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  • What would you do...

    Hello again!

    Just a quick question. If you were on your first-second day of the job, and your FTO did something that he wasn't suppose to - made a stop he wasn't suppose to, or didn't follow proper protocol for something, what would you do? Being the new guy, you obviously wouldn't just run and rat him out, but if a Sgt. were to get ahold of something, and this Officer had issues with getting in trouble many times at the department, would you be truthful to the Sgt., or would you try to cover-up for the fellow Officer?

    I recently encountered this last week, and I had to come clean (isn't that what Law Enforcement is about), but I feel really bad that this might be his strike #3. I had to write a statement about what happened, and unfortunately, his dad works for the same PD, and has been there for like 18 years. So, I'm not sure how to approach this. Again, I didn't want to be "the guy" that ratted him out, but when the Sgt., on the shift before got wind of it and quesitoned me, I couldn't lie about it. Anyway, have any of you ever had a situation like this? Most of my shift knows that I'm the one that wrote the statement, but I still feel bad that I had to write something on my training Officer.

    Any thoughts...

  • #2
    "Thin Blue Line" only goes so far. If it was a "minor" policy violation I'd take it up with him. Something major like violation of rights/bad searches/etc. go to a supervisor. Your FTO is not paying your bills and if it's discovered later that you knew this was happening and failed to act-it's your butt too.

    Just my opinion....
    The nine most terrifying words in the English language are, "I'm from the government and I'm here to help."
    Ronald Reagan

    Comment


    • #3
      Originally posted by edg103 View Post
      "Thin Blue Line" only goes so far. If it was a "minor" policy violation I'd take it up with him. Something major like violation of rights/bad searches/etc. go to a supervisor. Your FTO is not paying your bills and if it's discovered later that you knew this was happening and failed to act-it's your butt too.

      Just my opinion....
      Ok, that's EXACTLY how I felt, but I still felt bad being the new guy, but like you said, you have to cover your own *** too!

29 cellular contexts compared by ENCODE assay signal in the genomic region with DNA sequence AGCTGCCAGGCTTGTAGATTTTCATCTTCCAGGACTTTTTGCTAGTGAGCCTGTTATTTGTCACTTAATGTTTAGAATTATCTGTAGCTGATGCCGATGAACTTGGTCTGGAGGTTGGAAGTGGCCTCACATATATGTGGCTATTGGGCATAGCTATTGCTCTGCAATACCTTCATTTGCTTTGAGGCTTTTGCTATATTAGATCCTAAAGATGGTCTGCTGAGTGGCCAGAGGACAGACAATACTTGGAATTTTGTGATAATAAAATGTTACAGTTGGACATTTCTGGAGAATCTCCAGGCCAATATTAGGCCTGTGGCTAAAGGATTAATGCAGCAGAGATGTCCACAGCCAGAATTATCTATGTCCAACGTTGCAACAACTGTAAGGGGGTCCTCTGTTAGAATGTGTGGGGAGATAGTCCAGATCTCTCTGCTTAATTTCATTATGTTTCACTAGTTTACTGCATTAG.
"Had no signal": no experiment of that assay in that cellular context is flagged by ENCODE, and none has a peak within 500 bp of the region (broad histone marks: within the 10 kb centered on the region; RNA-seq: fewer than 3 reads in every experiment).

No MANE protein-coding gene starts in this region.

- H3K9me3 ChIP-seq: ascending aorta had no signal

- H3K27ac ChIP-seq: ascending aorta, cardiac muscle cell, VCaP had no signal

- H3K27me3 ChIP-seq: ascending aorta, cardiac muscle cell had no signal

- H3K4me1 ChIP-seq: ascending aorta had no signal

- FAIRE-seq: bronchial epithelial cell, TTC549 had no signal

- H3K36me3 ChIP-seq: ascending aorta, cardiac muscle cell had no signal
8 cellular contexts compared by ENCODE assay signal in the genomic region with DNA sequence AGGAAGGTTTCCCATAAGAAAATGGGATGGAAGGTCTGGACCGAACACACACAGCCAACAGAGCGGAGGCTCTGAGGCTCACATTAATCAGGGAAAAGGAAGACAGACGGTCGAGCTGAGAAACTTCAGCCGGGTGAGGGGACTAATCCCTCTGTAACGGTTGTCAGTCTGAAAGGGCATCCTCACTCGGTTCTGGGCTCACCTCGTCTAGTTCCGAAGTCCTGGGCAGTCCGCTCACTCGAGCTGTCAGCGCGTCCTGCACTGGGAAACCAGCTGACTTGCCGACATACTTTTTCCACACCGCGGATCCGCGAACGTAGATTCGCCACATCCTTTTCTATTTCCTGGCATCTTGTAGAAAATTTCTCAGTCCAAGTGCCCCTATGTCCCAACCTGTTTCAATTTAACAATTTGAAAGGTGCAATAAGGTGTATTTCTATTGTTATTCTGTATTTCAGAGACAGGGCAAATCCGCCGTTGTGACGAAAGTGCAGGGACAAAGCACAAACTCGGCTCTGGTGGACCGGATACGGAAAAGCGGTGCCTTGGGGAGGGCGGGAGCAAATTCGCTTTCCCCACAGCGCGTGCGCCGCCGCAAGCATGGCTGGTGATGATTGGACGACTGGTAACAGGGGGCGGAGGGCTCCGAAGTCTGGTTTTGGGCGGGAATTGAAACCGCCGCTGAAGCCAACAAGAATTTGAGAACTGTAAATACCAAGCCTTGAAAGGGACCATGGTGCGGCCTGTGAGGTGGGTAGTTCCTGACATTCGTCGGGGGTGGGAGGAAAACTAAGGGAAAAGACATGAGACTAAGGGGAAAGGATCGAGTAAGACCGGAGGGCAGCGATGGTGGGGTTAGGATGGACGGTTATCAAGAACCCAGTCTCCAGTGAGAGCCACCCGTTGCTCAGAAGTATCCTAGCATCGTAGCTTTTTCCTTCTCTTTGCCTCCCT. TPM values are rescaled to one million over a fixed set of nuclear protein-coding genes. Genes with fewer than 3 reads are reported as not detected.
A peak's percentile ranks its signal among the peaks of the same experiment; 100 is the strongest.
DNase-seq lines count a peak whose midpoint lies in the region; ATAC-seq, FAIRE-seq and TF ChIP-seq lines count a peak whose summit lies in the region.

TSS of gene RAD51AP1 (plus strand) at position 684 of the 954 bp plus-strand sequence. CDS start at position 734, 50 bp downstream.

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      • #4
        You don't lie to cover someone else's ***. If you are asked a question, you tell the truth, because now it is YOUR reputation (and career) on the line.

        Comment


        • #5
          Originally posted by just joe View Post
          You don't lie to cover someone else's ***. If you are asked a question, you tell the truth, because now it is YOUR reputation (and career) on the line.
          I whole heartedly agree, but it was still hard being that this occured on day 2.

          Comment


          • #6
            Someone with a history of disciplinary problems should not be a field training officer. The recruits don't need to learn the wrong way to do things.

            Comment


            • #7
              Originally posted by Delta_V View Post
              Someone with a history of disciplinary problems should not be a field training officer. The recruits don't need to learn the wrong way to do things.
              I couldn't agree more, however, my Sgt. is the laziest person in the world. We only have 3-4 Officer's on at night (3rd shift). Right now we're short, so it's only 2 Officer's including the Sgt. and me. Anyway, the one Officer has only been on the job for about 4 months, and the other (lazy guy) for a year. Furthermore, the Sgt. has only been on the job for 5 months (brought him in from outside the dept.). He's the one who is suppose to be training me, but he likes to delegate all of his responsibilities off onto everyone else. He spends most of his time in dispatch dozing off. So, it's kind of a crappy situation, but it's a foot in the door, and I'm hoping to move onto a bigger and better department. This is a temporary thing until the economy turns around, and or I get a call from other PD's that I'm testing with.

              Comment


              • #8
                Personal integrity is a long established requirement for candidates who wish to become a LEO. That integrity must remain steadfast and solid in your commitment to your oath of office. To lie, fabricate or intentionally deceive is a violation of all that you, as an individual, have placed in the trust of your community, your agency, your fellow officers and your family.

                During an investigation of wrong doing you do not know what the investigators know. Their questions may be formulated to see how much you know and how far you are willing to go to protect another. When it comes down to violating the law, placing yourself in harms way, creating a position of distrust, err on the side of truth, fact and do not step over the line.

                Good luck!
                Be courteous to all, but intimate with few, and let those few be well tried before you give them your confidence!